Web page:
Hossein Kazemi

Professor, Chesebro’ Distinguished Chair in Petroleum Engineering

Hossein KazemiOur understanding of reservoir performance is increased through the study of fluid flow principles, a clear description of reservoir geology, and the judicious use of appropriate reservoir models and simulators. ¬†This allows us to evaluate “what if” production alternatives to produce the reservoir most efficiently and economically.

The detailed reservoir heterogeneity must be carefully accounted in recovery calculations. Laboratory experiments are generally conducted at too small a scale compared to the reservoir scale, but we must nevertheless be able to translate laboratory results to field-scale calculations.

Another major problem revolves around the inefficient contact of the reservoir fluid with the displacing fluid because of channeling and frontal instabilities known as fingering. We must be able to predict accurately fluid channeling and fingering and develop techniques to alleviate such problems. The recognition and prediction of flow channeling can be accomplished from the analysis of the reservoir rock, fluid properties, water/oil and gas/oil ratios, tracer signature, and pressure-transient response.

Practical reservoir simulators are based on finite-difference and finite-element discretization schemes. I do not anticipate any major changes in these numerical approaches in the foreseeable future. The research in this area must include judicious and efficient use of local mesh refinement to account for reservoir heterogeneities (channels, fractures, vugs, layers, and discontinuities).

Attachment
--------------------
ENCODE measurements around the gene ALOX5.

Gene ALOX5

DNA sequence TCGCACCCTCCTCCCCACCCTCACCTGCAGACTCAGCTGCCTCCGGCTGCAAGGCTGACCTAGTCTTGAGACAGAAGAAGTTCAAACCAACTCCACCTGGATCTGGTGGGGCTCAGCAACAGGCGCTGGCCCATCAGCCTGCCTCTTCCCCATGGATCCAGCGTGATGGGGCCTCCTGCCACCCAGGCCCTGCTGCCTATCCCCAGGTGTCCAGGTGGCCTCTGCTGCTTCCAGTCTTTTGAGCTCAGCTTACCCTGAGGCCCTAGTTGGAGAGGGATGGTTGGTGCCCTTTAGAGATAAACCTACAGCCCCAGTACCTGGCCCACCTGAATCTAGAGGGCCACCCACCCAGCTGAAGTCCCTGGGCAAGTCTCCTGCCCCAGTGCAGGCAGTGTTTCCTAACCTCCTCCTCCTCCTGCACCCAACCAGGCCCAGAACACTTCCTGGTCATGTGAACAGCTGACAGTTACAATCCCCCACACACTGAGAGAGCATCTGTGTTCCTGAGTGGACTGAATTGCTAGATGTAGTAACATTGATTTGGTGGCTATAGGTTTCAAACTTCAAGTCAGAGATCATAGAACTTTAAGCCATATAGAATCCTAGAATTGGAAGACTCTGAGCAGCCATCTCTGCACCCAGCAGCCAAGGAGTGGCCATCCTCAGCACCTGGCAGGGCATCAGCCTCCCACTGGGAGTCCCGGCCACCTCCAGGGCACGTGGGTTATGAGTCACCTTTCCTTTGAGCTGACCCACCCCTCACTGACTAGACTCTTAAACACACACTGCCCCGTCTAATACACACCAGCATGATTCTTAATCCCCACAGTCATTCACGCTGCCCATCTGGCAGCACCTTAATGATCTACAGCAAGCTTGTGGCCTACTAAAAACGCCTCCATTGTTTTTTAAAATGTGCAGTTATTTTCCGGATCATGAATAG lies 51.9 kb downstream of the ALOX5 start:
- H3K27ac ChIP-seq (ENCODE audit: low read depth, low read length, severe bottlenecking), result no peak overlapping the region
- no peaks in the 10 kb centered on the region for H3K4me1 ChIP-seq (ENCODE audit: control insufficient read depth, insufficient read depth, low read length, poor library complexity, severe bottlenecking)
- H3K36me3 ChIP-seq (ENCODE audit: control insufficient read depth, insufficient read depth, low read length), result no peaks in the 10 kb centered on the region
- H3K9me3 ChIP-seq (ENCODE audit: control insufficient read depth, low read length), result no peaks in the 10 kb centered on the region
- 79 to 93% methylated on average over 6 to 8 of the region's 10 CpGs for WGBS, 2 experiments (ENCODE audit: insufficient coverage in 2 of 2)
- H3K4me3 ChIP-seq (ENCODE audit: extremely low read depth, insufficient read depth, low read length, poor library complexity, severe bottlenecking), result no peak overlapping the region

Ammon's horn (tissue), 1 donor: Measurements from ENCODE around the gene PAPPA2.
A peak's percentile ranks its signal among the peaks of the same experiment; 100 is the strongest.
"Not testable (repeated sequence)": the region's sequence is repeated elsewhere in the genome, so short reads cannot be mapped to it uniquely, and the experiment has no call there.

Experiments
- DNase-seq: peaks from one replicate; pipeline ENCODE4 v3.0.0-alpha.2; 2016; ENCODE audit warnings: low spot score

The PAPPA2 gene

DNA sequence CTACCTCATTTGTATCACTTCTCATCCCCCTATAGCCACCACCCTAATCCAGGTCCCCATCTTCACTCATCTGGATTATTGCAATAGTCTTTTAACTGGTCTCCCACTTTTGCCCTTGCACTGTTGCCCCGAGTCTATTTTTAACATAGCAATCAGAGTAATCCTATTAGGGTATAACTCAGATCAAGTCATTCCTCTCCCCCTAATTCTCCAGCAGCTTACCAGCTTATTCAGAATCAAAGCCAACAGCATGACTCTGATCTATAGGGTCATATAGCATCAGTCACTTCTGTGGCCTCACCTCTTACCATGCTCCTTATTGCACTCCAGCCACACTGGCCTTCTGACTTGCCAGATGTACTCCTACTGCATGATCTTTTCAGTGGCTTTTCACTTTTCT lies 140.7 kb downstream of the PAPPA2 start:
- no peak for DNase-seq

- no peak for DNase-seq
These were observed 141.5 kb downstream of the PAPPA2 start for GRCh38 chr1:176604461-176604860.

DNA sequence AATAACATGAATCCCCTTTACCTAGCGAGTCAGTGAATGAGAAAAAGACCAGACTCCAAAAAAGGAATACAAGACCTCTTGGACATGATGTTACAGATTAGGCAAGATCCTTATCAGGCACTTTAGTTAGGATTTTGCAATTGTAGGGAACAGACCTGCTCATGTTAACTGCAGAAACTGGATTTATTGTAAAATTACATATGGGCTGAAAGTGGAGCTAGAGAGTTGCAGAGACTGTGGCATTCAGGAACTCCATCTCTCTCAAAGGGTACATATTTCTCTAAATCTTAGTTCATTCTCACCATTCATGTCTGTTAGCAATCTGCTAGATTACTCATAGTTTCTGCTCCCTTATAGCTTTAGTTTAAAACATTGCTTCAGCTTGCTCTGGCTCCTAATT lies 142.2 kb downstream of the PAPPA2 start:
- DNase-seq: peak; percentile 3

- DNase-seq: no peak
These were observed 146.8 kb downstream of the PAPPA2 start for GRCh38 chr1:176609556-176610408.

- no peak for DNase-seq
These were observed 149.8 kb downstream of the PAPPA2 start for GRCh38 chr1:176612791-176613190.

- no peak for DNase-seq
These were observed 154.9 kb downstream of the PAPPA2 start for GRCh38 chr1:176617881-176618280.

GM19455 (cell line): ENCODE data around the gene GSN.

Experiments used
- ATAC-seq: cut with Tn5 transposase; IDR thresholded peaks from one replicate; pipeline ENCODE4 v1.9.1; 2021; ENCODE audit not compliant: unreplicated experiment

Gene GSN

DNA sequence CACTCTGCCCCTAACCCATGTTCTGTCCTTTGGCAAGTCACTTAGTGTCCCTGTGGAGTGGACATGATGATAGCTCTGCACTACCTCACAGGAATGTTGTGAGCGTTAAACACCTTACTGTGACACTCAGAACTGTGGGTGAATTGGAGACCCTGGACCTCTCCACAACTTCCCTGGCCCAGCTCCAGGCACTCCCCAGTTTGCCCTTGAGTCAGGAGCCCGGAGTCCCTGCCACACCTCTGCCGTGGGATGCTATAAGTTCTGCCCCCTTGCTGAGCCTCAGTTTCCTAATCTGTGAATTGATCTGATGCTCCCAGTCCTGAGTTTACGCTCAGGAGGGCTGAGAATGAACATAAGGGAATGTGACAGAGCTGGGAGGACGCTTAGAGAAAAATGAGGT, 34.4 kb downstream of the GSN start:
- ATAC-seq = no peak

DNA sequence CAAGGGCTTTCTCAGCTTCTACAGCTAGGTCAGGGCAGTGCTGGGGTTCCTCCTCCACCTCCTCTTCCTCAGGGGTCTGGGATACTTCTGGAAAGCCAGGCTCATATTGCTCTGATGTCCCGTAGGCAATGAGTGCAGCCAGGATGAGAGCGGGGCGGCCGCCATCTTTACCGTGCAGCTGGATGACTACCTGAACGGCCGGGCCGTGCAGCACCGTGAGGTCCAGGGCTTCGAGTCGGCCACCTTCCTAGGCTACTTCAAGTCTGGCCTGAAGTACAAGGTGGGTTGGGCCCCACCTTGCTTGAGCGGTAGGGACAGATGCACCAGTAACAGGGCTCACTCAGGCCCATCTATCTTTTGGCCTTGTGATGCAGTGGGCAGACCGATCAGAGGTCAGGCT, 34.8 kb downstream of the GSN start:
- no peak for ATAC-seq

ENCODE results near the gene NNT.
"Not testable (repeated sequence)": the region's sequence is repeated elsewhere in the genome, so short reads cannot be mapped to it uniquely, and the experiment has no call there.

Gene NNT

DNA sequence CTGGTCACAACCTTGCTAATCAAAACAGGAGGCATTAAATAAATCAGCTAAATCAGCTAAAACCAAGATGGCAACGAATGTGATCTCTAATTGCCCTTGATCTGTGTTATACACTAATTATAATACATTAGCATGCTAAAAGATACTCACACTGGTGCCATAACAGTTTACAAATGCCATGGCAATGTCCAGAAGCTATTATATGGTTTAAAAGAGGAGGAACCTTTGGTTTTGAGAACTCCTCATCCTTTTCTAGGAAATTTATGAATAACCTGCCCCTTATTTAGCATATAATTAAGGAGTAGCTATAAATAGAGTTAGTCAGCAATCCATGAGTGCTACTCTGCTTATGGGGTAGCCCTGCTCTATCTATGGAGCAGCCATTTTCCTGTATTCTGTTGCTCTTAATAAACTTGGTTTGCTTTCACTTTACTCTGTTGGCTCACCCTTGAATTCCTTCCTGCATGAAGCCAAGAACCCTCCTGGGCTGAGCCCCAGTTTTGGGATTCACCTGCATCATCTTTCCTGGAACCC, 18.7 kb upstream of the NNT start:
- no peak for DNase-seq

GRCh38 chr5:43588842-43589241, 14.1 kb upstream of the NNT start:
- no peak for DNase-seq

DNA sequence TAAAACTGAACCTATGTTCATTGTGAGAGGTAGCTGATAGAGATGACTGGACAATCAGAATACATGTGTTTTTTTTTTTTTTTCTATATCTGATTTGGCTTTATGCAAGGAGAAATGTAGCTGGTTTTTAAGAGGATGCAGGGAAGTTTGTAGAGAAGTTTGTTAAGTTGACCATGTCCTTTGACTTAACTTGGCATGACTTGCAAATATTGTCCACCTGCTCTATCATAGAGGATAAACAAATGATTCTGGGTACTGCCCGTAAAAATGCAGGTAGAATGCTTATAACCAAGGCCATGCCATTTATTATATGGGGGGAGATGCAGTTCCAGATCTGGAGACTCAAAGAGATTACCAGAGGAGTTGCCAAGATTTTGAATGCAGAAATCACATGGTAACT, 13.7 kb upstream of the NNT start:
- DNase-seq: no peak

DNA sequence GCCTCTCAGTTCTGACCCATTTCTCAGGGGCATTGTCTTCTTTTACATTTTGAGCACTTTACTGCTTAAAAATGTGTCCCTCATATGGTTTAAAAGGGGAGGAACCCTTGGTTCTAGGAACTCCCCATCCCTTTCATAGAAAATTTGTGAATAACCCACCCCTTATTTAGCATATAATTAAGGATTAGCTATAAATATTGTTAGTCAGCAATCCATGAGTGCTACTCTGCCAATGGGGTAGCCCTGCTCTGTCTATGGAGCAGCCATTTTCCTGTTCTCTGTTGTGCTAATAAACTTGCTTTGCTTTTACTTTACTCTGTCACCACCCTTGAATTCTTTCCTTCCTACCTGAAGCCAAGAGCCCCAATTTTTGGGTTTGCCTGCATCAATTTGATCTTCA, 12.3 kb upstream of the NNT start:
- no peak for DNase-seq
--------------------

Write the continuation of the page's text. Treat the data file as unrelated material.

Furthermore, we must learn to improve the mathematical implementation of the correct physics in such simulators. Finally, robust and efficient mathematical algorithms (e.g., equation solvers, vapor/Iiquid equilibrium calculations, relative permeability hysteresis tracking) must be developed in anticipation of routinely using very large reservoir models with more than 1,000,000 nodes.

I like to do research on various aspects of reservoir engineering (especially with a strong emphasis on the physics of flow in porous media), reservoir description, and mathematical modeling (both analytical and numerical). I want to work with students who are perceptive, have strong mathematical background, work hard, have self-initiative, and can transfer scientific ideas to practical applications.

Education

  • B.S., Ph.D., University of Texas/Austin

Research Interests

Petroleum reservoir simulation, improved and enhanced oil recovery, transient testing in wells, and geomechanics simulation

Contact

Room 217 Marquez Hall
303-384-2072
Fax: 303-273-3189
hkazemi@mines.edu